CELEBRITY IN CHIEF BARRY O, DESPERATE FOR NEW HEADLINES, IS REFASHIONING HIMSELF. CAROLINE JAMIESON WROTE TO BARRY SEEKING HELP WITH HER HUSBAND HERVE FONKOU TAKEOULO'S IMMIGRATION STATUS AND THE WHITE HOUSE DISPATCHED FEDERAL AGENTS TO THE WOMAN'S HOME TO HAUL OFF HER HUSBAND IN HAND CUFFS.
REACHED FOR COMMENT BY THESE REPORTERS, BARRY O EXPLAINED, "SNITCH IS THE NEW ROCK STAR. SNITCH IS THE OCCUPATION FOR THE 2010s, TRUST ME. AND I WANTED TO GET IN ON THE CRAZE. IT'S A HOT-HOT PROFESSION AND OH-SO-SEXY. HAVE YOU SEEN ADRIAN LAMO? HE'S SO SEXY, I'D GO DOWN ON HIM UNTIL HIS PUBES TICKLED MY NOSE. THERE'S NOTHING HOTTER THAN A SNITCH! YOU KNOW MICHELLE'S MAMA CHEATED ON HER TAXES. I'M THINKING OF TURNING HER IN TOO!"
FROM THE TCI WIRE:
AKAKA AND BIPARTISAN COMMITTEE MEMBERS URGE INCREASED VA/DOD COORDINATION FOR
Senators call for specific actions from Departments of Defense and Veterans Affairs
WASHINGTON, D.C. – In a letter to the secretaries of Defense and Veterans Affairs sent yesterday, Senate Veterans' Affairs Committee Chairman Daniel K. Akaka (D-Hawaii) and a bipartisan group of Veterans' Affairs and Armed Services committee members urged stronger coordination and better follow up on traumatic brain injury (TBI).
"For the past nine years we have been a nation at war, and traumatic brain injury has become the signature wound. The Departments of Defense and Veterans Affairs have taken commendable steps to understand and treat TBI, but they must improve collaboration and share what they have learned. Veterans and their families should not have to wait nearly a decade for the government to adapt to the needs of the wounded," said Akaka.
The Senators called for specific improvements from Eric Shinseki, including: and
- Prompt action to finalize and implement DOD's draft policy mandating evaluation and rest periods for individuals with TBI, and to ensure that existing policies are being adhered to by each military service branch;
- Action to ensure documentation of TBI and follow-up during Post-Deployment Health Assessments and Reassessments;
- Expedited establishment of DOD eye injuries, and for hearing loss and amputations; for military
- Quicker progress to make VA/DOD collaboration and data transfers more robust, comprehensive, and seamless; and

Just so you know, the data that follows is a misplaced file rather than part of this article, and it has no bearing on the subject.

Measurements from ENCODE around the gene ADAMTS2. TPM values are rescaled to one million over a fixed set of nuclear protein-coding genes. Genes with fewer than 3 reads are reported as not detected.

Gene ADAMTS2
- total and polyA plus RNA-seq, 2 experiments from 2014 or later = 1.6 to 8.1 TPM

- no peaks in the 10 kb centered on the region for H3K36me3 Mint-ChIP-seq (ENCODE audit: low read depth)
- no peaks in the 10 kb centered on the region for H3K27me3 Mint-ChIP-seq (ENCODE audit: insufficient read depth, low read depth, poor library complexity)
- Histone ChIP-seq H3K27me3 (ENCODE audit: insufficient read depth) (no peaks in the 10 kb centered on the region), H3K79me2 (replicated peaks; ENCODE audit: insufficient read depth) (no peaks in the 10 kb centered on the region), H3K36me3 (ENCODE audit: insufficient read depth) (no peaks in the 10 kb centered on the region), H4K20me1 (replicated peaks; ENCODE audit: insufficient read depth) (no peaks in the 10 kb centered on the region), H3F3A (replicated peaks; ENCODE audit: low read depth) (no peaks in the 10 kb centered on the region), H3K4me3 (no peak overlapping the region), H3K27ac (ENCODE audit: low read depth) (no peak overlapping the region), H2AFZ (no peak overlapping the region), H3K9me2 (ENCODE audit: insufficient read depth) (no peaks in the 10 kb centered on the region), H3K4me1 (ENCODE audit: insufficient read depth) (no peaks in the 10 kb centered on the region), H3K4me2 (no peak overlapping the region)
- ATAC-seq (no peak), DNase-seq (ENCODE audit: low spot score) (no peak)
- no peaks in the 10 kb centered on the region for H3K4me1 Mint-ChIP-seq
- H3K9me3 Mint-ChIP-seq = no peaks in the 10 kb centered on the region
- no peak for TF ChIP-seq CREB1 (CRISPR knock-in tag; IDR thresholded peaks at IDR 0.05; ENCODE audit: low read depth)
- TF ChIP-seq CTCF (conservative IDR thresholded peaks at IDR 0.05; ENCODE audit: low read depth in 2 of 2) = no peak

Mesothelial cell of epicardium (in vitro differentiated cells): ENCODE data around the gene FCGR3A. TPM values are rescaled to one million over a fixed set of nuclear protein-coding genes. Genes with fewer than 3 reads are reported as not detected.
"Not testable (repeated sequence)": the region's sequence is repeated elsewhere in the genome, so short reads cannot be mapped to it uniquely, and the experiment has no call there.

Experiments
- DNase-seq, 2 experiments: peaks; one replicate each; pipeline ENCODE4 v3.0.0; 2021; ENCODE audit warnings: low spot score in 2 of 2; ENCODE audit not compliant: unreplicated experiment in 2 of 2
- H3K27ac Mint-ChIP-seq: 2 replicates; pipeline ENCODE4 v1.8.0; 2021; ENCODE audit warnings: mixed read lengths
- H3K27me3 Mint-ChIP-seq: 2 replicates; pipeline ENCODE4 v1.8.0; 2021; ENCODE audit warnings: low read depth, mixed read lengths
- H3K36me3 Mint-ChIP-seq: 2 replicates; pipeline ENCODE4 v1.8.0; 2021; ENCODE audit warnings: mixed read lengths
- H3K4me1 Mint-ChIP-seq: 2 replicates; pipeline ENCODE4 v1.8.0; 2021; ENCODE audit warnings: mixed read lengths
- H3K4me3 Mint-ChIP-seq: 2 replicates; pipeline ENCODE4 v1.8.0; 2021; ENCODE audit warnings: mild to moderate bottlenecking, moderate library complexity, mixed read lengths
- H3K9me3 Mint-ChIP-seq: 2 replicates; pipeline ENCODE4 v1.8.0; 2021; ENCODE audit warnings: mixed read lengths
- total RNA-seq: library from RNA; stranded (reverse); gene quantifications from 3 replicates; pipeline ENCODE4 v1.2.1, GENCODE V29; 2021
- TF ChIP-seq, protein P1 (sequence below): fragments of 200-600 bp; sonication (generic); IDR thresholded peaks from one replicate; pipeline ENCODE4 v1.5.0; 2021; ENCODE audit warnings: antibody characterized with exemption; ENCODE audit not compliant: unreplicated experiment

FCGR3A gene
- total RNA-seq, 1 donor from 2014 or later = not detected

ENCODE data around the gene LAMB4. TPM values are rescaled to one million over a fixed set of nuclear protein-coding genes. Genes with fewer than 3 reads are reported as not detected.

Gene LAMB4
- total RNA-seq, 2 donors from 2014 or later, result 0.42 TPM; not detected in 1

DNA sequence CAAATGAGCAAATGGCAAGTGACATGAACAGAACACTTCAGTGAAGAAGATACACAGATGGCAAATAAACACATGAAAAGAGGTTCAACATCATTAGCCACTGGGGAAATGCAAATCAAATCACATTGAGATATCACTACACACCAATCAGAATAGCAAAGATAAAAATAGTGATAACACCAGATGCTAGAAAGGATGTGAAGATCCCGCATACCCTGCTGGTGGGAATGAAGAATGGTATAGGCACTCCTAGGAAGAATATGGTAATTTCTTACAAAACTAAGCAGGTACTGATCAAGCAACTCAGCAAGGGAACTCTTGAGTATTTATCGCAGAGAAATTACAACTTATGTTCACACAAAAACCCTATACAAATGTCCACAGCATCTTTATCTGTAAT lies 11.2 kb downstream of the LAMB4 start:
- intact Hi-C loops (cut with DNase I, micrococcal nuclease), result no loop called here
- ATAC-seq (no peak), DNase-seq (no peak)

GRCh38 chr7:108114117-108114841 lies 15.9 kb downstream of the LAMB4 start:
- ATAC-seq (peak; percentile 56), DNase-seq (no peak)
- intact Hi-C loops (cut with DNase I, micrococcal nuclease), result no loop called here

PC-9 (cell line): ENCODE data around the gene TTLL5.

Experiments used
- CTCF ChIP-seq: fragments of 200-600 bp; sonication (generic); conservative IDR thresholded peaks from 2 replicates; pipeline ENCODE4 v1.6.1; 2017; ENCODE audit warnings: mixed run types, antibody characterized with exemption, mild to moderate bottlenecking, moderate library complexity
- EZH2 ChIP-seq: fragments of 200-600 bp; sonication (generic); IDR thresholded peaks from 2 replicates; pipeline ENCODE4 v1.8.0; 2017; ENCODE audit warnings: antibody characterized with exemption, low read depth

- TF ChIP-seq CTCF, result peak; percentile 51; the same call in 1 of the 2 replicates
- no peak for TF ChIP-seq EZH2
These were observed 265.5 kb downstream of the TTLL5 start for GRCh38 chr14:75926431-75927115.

- Making full use of authority granted by Congress for VA to partner with state, local, and community providers to improve access to care and reduce the burden on veterans receiving treatment for TBI, and their family members.
Last month, the Veterans' Affairs Committee held an oversight hearing on the state of care for troops and veterans suffering from TBI. In January 2008, Congress passed provisions authored by Chairman Akaka and approved by the Veterans' Affairs Committee to reform VA/DOD collaboration and care related to TBI as part of the . Akaka continues to work with committee members and others to ensure effective implementation.
To view the letter, click here: LINK
Communications Director and Legislative Assistant
U.S. Senate Committee on Veterans' Affairs
Senator Daniel K. Akaka (D-Hawaii), Chairman
In addition, Wednesday the Senate Veterans Affairs Committee held a hearing which Chair Akaka brought to order noting, "Today we will discuss VA health care in rural areas. Rural settings are some of the most difficult for VA and other government agencies to deliver care. I beieve, and I know many of my colleagues on this Committee share the view, that we must utilize all the tools at our disposal in order to provice access to care and services for veterans in rural and remote locations." We covered the first panel in Wednesday's snapshot and we'll grab the second panel now. The second panel was made up of Brig Gen Deborah McManus, Yuckon-Kuskokwim Health Corporation's Dan Winkelman, the VA's William Schoenhard, the VA's Verdie Bowen and Dr. Robert Jesse (Dr. Jesse also appeared on the first panel). This section of the hearing was chaired by Alaska Senator Mark Begich. Verdie Bowen explained that it could be difficult getting veterans to register for the programs and Dan Wikelman noted obstacles for rural areas including access to basic services and the cost of them. As Brig Gen McManus noted, there are areas in Alaska that, forget the internet, do not even have phone service.
Mr. EDWARD COLLEY: I'm Ed Colley. I'm the father of Stephen Colley, Private First Class, United States Army. Stephen committed suicide three years ago in May of 2007.
TARABAY: The last time Colley saw his son was at a family gathering in April 2007. Stephen, a helicopter mechanic, had been back in the country for about five months since a tour in Iraq. Colley says Stephen was detached. He spent the days watching cartoons. He fought with his wife.
Mr. COLLEY: He had texted his wife that suicide was an option. She immediately called the appropriate folks at the base, but Stephen - unfortunately in this case, Stephen was a very, very smart boy. And he had figured out how to make sure that nobody else would interfere with his plan.
TARABAY: The plan was to overdose on medication and then hang himself from a tree. He was 22 years old. The military ruled his death a suicide. But for Edward Colley the hardest thing about his son's death is he believes it could've been prevented. The day before he killed himself, Stephen Colley took an Army mental health assessment - multiple choice questions, including some about intent to harm yourself. There were four possible answers.
Mr. COLLEY: And he picked the most severe, that he was thinking about committing suicide more than half the time.
TARABAY: And instead of acting on that information, the social worker who did Stephen Colley's assessment put him down for a sleep study in three weeks' time. The Army's own investigation said the established procedures failed to address his mental condition.
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